Parents should break away from traditional fears and openly speak to their sons and daughters about sexual reproductive health, says the First Lady of Rwanda.
Mrs Jeannette Kagame was speaking Wednesday in New York during the meeting of the Organization of African First Ladies Against HIV/AIDS (OAFLA).
The meeting was held on the sidelines of the 71st UN General Assembly.
“While we can all agree that this topic is still a social and cultural taboo for many of us, we cannot afford to let a little discomfort determine whether or not we encourage parents, educators, and health professionals to talk about this issue with our young girls,” she said.
Mrs Kagame said ignorance on sexual reproduction health among the youth could trigger a health crisis. Sexual reproductive health education matters a lot- it is part of the components that makes youth to be rational.
Referring to research, the First Lady said, “Experience has shown that their level of comfort, and knowledge, on these matters has an impact on their education, behaviour and well-being, which in turn determines their ability to positively influence their own health, and that of future generations.”
There resides the role of parents to “indeed ensure that our girls and boys have access to the best age-appropriate, youth-friendly health services, and to embrace our responsibility to empower them with keen knowledge, pertaining to their sexual and reproductive health.”
This empowerment can be channeled through well-structured and effective initiatives that respond to youth needs.
While outlining such initiatives that respond to the youth needs, the First Lady said, countries should, “take into account our cultural norms, and recognizing the value of prevention strategies to preclude health crises, that would heavily impact the future of children on our continent.”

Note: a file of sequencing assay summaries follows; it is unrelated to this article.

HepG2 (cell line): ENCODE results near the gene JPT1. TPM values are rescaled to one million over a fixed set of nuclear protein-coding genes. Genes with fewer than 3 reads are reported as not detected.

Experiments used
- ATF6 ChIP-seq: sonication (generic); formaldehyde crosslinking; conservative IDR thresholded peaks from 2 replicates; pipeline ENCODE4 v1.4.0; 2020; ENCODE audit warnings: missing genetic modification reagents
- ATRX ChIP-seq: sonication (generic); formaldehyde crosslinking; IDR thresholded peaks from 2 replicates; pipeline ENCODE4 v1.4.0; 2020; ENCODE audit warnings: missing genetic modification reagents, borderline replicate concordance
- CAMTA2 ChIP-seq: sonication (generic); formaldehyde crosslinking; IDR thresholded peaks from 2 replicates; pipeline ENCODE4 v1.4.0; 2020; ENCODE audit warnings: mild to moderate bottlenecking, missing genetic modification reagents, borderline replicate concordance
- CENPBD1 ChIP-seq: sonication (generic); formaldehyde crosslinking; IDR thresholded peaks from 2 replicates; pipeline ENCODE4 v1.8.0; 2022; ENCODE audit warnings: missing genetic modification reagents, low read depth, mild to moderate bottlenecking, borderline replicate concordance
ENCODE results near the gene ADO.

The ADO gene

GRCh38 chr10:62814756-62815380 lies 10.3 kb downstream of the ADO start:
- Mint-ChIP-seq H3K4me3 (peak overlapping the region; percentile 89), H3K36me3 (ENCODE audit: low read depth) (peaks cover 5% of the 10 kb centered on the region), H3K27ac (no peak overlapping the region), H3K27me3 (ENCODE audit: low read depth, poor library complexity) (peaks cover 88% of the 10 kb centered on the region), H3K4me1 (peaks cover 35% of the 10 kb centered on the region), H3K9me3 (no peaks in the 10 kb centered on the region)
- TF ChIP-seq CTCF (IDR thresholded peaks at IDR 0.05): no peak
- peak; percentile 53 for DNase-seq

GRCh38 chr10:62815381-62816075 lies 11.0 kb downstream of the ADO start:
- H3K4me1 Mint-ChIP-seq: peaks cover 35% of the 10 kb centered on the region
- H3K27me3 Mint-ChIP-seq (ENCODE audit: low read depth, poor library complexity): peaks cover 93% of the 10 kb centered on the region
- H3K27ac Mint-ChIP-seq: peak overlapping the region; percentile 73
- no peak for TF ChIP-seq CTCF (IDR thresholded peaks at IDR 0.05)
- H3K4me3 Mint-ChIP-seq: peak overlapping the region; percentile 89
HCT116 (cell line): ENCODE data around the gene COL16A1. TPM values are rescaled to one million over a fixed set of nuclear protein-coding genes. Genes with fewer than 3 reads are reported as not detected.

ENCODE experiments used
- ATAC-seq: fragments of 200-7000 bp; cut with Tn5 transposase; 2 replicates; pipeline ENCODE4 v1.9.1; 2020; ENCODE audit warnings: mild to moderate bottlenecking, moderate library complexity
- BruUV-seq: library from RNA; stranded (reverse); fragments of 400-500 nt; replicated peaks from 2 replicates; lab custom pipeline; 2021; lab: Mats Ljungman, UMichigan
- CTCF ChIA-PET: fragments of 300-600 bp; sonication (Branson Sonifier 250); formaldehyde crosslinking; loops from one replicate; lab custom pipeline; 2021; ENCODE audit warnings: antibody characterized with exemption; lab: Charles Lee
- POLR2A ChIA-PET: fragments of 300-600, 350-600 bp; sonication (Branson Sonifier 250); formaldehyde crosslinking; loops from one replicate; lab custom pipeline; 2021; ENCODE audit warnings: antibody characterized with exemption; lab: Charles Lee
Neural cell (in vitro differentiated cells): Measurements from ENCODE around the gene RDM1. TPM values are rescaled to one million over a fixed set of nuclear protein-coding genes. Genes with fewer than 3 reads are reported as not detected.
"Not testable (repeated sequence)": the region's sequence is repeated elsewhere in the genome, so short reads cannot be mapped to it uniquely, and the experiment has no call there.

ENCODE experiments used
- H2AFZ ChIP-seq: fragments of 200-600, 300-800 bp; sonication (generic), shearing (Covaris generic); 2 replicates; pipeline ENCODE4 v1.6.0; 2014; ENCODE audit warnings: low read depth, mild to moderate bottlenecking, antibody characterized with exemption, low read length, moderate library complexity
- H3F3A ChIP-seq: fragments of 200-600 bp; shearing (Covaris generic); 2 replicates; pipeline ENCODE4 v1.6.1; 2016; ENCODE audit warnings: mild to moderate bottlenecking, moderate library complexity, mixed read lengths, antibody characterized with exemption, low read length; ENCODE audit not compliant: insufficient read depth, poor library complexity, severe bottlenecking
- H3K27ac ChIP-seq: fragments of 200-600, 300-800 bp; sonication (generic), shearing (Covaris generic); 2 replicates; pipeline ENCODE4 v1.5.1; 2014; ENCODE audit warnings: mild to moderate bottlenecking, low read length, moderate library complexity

Jeannette Kagame also shared with her counterparts some of her culturally sensitive projects helping girls make informed choices.
The projects are channeled through Imbuto Foundation, a-15 year old charity of which she is chairperson.
They include; the Family Package, the very first initiative of the organization that addressed challenges of pregnant mothers and the families affected with HIV/AIDS. The package would grow to include a youth component relating to voluntarily testing after education on AIDS.
From this youth section of the project would also develop The Adolescent Sexual Reproductive Health and Rights which was grounded in HIV/AIDS awareness and involved health centers in educating the youth.
Other projects include Mountain Movers, then and the 12+program launched 2 years ago, with the aim of providing vulnerable girls, aged 10-12, with crucial information on sexual reproductive health.It also equips them with socio-economic and leadership skills to prepare them for adolescence,which is a delicate chapter of their lives.
All these initiatives were successful because of collaboration between the public and private sector.
The First Lady said there is no shortcut, rather African societies should “recognize that it is our responsibility to educate our youth, to make informed decisions and adopt best practices, which will help them live the kind of healthy future, they are so rightfully entitled to.”
At AOFLA, several participants said it’s time for Africans to revise their thinking of sexual reproductive health.
“We can no longer justify denying adolescents access to Comprehensive sex education,” said Dr. Natalia Kanem, the UNFPA Deputy Executive Director.
For Irina Bokova, the Director General of UNESCO, “First Ladies have a powerful voice which is crucial for the young girls in Africa.”